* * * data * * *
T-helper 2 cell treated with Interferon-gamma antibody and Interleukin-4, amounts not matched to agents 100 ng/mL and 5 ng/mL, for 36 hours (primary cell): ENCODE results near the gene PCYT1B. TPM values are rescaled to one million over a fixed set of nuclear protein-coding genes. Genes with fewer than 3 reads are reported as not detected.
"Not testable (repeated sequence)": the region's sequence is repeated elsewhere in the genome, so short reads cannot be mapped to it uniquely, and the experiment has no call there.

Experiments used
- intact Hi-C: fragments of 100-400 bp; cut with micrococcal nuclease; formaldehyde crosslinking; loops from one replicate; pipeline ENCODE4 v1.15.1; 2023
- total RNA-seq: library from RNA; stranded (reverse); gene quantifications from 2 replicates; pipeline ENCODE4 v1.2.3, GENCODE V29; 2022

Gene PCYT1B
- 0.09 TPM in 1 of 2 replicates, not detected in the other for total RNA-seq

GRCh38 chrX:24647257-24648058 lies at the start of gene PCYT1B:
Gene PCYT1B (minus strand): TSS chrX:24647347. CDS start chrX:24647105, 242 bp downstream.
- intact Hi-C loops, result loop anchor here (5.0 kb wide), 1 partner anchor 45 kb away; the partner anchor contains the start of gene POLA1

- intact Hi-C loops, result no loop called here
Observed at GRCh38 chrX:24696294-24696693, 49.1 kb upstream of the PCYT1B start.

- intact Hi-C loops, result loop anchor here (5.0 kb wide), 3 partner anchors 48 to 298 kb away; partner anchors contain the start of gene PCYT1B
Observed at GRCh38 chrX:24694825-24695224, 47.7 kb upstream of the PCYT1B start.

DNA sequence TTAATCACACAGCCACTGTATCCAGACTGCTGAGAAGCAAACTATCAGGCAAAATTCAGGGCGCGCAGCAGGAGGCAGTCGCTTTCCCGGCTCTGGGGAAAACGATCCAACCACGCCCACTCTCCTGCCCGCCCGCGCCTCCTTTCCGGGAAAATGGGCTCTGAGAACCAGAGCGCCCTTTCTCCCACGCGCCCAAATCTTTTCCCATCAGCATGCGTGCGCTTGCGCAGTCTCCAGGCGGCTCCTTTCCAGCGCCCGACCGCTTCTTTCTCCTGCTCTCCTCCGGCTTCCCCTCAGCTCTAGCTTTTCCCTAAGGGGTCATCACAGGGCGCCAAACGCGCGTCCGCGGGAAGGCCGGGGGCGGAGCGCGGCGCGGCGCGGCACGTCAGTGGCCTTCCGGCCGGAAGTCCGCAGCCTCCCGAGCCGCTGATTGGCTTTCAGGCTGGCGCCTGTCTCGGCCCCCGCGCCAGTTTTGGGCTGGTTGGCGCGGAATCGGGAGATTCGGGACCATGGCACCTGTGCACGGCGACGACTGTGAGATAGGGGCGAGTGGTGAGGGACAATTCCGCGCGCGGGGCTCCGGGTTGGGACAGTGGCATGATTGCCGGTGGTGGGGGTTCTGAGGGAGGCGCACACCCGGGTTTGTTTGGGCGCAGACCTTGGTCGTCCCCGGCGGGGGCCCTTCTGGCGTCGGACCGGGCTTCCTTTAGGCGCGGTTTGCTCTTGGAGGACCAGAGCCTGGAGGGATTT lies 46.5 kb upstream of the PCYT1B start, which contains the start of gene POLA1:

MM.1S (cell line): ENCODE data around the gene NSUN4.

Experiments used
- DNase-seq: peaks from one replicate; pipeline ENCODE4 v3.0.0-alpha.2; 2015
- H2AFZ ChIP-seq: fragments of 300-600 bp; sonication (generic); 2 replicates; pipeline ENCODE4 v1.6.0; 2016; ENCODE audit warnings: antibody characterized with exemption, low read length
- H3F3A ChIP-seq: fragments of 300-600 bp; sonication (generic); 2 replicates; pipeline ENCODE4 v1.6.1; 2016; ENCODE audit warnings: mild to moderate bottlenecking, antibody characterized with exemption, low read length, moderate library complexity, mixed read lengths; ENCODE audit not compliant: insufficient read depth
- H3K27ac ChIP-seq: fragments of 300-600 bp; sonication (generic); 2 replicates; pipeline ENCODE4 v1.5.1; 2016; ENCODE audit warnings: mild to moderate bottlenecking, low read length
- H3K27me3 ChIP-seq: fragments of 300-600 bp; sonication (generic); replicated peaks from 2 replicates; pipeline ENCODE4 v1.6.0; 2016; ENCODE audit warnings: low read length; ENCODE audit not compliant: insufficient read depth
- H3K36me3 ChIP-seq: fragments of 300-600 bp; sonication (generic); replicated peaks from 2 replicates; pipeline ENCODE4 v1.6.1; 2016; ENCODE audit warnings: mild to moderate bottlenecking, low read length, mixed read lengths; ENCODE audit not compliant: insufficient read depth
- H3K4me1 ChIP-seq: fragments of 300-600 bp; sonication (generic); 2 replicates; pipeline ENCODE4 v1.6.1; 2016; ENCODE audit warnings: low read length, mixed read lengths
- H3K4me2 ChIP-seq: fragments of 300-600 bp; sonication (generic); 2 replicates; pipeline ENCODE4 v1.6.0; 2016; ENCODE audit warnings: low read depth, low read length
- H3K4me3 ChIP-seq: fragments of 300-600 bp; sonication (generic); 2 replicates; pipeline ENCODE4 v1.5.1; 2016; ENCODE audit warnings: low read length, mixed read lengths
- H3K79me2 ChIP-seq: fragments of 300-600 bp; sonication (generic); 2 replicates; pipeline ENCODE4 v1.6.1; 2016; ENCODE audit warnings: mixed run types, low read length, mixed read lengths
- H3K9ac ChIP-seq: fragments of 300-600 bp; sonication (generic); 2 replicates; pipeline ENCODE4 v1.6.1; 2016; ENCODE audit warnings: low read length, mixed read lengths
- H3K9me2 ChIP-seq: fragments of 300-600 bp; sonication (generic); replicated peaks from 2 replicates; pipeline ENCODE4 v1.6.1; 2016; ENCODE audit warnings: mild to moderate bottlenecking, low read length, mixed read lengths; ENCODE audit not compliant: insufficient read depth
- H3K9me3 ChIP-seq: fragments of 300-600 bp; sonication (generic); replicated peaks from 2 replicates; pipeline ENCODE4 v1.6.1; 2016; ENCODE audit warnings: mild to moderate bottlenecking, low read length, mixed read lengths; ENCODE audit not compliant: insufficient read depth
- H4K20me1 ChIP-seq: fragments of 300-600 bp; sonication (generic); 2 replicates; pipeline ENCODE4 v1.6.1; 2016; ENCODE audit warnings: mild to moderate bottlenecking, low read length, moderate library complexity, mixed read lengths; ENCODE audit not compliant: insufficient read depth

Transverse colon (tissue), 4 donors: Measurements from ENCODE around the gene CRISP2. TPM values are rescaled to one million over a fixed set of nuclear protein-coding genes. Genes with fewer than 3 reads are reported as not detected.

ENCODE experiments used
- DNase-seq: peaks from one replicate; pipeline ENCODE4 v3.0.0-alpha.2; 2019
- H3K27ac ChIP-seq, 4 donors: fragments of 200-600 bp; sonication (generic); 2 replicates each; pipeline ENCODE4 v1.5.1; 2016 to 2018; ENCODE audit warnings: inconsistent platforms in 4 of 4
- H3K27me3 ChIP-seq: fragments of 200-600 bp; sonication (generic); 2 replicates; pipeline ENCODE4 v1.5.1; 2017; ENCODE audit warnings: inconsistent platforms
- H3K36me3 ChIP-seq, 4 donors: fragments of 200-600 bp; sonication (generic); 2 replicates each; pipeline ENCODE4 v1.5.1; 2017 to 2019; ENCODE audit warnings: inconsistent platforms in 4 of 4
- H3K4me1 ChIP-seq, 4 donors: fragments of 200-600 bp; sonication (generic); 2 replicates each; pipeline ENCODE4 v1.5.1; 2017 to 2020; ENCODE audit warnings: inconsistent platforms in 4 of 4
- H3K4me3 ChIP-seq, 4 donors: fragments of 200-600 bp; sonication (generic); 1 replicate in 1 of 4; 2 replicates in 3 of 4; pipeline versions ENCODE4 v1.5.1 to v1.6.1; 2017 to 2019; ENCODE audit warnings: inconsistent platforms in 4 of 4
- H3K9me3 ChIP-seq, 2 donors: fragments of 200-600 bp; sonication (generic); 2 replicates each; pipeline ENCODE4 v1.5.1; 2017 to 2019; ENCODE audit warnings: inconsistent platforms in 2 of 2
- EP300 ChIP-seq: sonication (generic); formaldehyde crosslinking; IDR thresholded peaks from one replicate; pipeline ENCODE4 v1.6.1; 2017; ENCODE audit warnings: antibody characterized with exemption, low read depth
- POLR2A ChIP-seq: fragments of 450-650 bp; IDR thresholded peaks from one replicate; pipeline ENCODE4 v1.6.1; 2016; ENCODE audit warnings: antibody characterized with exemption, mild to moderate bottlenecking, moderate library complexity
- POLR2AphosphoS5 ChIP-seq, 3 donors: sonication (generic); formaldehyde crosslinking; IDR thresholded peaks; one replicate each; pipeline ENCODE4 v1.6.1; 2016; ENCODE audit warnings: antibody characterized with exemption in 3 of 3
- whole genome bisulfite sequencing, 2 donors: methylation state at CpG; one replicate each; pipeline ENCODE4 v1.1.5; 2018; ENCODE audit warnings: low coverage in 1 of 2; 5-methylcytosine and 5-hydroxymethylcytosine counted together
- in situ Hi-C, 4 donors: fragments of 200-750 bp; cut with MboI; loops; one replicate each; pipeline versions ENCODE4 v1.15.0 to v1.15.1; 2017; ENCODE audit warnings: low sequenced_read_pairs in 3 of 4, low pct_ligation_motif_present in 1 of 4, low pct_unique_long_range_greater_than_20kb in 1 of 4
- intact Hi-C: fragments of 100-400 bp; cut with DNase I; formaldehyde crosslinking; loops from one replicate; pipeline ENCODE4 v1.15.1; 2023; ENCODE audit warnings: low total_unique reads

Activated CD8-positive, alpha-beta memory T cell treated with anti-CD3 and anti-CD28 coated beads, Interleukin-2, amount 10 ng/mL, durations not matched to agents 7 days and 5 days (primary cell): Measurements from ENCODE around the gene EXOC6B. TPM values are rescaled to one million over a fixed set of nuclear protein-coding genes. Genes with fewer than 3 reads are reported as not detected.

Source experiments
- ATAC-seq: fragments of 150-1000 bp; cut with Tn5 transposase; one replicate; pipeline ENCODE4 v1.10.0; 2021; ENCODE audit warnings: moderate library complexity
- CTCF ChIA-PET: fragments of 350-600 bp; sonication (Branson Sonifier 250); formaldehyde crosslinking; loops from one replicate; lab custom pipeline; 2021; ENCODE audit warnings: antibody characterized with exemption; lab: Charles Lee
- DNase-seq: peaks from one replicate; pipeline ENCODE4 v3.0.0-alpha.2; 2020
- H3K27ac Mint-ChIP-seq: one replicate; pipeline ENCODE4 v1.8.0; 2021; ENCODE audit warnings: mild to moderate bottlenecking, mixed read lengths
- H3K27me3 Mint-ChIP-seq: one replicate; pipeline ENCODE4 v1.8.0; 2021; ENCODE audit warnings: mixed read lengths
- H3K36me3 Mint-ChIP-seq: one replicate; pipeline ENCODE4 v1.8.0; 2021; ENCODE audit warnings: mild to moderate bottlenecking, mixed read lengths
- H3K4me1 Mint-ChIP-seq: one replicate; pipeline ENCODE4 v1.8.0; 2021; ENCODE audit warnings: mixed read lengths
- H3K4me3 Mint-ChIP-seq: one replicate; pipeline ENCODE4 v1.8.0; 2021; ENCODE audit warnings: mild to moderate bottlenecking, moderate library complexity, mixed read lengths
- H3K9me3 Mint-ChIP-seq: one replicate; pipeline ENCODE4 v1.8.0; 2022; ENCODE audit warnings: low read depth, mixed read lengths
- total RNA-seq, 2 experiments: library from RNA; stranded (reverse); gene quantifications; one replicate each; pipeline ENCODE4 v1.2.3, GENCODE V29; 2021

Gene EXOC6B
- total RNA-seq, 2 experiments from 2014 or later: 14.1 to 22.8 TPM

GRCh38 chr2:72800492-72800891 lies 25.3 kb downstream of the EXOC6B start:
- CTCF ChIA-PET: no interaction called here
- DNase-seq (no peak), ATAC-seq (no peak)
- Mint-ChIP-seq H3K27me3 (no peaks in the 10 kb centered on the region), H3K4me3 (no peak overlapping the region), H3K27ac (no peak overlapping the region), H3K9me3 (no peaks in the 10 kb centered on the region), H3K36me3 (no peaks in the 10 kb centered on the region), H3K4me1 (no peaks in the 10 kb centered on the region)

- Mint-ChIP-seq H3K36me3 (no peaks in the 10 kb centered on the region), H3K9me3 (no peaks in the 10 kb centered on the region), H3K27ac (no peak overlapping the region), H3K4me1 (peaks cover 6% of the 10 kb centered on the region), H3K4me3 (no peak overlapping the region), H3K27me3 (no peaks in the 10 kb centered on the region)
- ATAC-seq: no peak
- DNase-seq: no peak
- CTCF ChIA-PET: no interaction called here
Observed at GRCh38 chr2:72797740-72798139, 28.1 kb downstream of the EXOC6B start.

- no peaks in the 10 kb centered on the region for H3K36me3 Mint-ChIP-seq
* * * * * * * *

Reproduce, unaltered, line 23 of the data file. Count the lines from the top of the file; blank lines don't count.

- H3K36me3 ChIP-seq: fragments of 300-600 bp; sonication (generic); replicated peaks from 2 replicates; pipeline ENCODE4 v1.6.1; 2016; ENCODE audit warnings: mild to moderate bottlenecking, low read length, mixed read lengths; ENCODE audit not compliant: insufficient read depth